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problem with blast

Warren Gish gish at host.nlm.nih.gov
Fri Jan 22 11:07:30 EST 1993

In article <1993Jan21.231458.19512 at medmail.stanford.edu> wnelson at cmgm.stanford.edu (Will Nelson) writes:
>I have been having a problem with blastn.
>The problem is that on successive invocations of blastn,
>I get different results, using the same input sequence.
>My input file is this:
>>DROSATA - LOCUS       DROSATA       254 bp ds-DNA             INV       15-MAR-1989

Dear Will,

What you have observed is a consequence of the ambiguous 'n' letters present
in the query sequence.  An analogous phenomenon can also arise when a database
sequence contains ambiguity codes.  BLASTN searches a compressed form of the
database and, to parallel this, it also uses a compressed form of the query.
In compressed form, letters other than A, C, G, and T are not permitted in the
sequences.  What BLASTN does with Ns is replace them with random selections
from the set {A,C,G,T}.  For the other IUB ambiguity codes, random selections
are made from the appropriate subset of {A,C,G,T}.  For example, any Rs would
be replaced by random selections from the set {A,G}.

As you may know, the alignments found by BLASTN can be scored by counting the
number of matches and mismatches, multiplying these two numbers by the
corresponding match reward (default value +5) and mismatch penalty (default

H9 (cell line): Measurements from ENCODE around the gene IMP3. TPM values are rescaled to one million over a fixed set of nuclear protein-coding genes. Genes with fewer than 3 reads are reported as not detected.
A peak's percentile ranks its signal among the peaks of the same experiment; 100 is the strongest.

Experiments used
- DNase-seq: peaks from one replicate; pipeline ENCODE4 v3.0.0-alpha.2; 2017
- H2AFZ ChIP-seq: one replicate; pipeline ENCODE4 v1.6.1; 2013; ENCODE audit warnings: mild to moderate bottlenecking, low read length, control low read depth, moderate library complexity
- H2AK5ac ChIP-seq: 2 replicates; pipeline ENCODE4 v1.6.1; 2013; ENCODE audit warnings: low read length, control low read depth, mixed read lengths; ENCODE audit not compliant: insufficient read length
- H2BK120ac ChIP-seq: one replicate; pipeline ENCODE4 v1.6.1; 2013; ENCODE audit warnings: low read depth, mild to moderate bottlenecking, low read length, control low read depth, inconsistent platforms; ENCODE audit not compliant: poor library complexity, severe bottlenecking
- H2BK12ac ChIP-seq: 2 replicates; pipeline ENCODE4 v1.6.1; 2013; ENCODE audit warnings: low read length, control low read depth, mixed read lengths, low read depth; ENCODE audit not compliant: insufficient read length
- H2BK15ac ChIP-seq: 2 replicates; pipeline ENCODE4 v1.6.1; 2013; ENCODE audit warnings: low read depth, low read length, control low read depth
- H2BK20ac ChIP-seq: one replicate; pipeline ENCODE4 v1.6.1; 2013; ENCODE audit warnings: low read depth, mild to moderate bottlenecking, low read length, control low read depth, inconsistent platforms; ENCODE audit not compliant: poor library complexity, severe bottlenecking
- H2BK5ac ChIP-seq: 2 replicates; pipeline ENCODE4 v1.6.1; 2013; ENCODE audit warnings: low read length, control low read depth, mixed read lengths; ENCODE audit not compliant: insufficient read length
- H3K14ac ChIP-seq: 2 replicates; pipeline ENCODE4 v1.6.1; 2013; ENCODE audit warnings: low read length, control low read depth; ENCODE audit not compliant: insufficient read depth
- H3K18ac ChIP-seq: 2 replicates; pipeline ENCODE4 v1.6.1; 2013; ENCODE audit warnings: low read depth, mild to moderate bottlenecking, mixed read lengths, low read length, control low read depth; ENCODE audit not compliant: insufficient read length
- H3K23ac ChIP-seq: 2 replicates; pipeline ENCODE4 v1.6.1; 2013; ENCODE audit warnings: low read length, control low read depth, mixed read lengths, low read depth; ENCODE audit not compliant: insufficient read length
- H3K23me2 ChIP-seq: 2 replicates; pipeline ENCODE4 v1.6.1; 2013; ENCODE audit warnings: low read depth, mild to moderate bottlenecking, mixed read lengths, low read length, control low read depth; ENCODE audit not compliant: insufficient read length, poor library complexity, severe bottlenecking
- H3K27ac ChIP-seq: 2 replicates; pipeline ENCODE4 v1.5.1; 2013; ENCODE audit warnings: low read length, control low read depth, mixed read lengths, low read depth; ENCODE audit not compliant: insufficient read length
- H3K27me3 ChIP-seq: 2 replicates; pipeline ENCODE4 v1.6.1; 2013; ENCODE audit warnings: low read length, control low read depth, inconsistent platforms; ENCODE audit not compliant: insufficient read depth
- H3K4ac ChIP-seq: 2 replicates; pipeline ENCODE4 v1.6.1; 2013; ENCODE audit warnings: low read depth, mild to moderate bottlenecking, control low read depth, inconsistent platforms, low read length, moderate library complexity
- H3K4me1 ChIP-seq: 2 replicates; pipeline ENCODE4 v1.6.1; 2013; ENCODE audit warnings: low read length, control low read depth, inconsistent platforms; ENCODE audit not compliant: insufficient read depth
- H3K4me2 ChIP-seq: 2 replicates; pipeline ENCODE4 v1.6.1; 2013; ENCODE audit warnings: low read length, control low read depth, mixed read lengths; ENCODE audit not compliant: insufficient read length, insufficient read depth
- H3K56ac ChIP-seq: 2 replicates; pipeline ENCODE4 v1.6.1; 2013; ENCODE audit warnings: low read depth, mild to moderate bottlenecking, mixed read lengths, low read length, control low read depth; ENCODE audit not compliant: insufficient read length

value -4), and adding them together.  Depending on the random replacements that
were made at each position of ambiguity, alignments found in different
invocations of BLASTN may have different initial scores; and/or the alignments
may have different start- and end-points in the query and database sequences.
(An alignment is not supposed to begin or end on a mismatch, as might be
encountered where a random replacement was made).

After the database search is finished and the one-line descriptions are
reported, the alignments themselves are then reported.  It is at this point
that the original query and database sequences, including any ambiguity codes
that may be present, are used by BLASTN to re-score the alignments.  When a
final score is different from the initial score, its value is flagged with an
asterisk pointing to the WARNING footnote that will appear at the end of BLASTN
output.  (The initial alignment is not trimmed, however, should it be
subsequently be found to begin or end with one or more mismatches).

Pruned example:

                                                              High  Probability
Sequences producing High-scoring Segment Pairs:              Score  P(N)      N
DROSAT353  D.melanogaster 1.688 g/ml satellite DNA sequence.   438  1.4e-27   1

>DROSAT353 D.melanogaster 1.688 g/ml satellite DNA sequence.
           Length = 353
  Plus Strand HSPs:
 Score = 429* (118.5 bits), Expect = 8.1e-27, P = 1.4e-27
 Identities = 97/111 (87%), Positives = 97/111 (87%), Strand = Plus
             |||| ||| ||||||||||||| ||||||||||||||||||  |||||| ||||  ||||
              ||||||||||||||||| ||||||||||||| |||| |||||| |||| |
<stuff deleted>

WARNING:  *12 alignments contained non-ACGT(U) letters.

While this behavior is described in the BUGS section of the BLAST manual page,
the emphasis in that document is on potential cases where the initial score
satisfies the cutoff for reporting matches but the final score falls below the
cutoff.  Worst-case, it is also possible for completely different sets of
matches to be reported in different invocations of BLASTN when ambiguity codes
are present.


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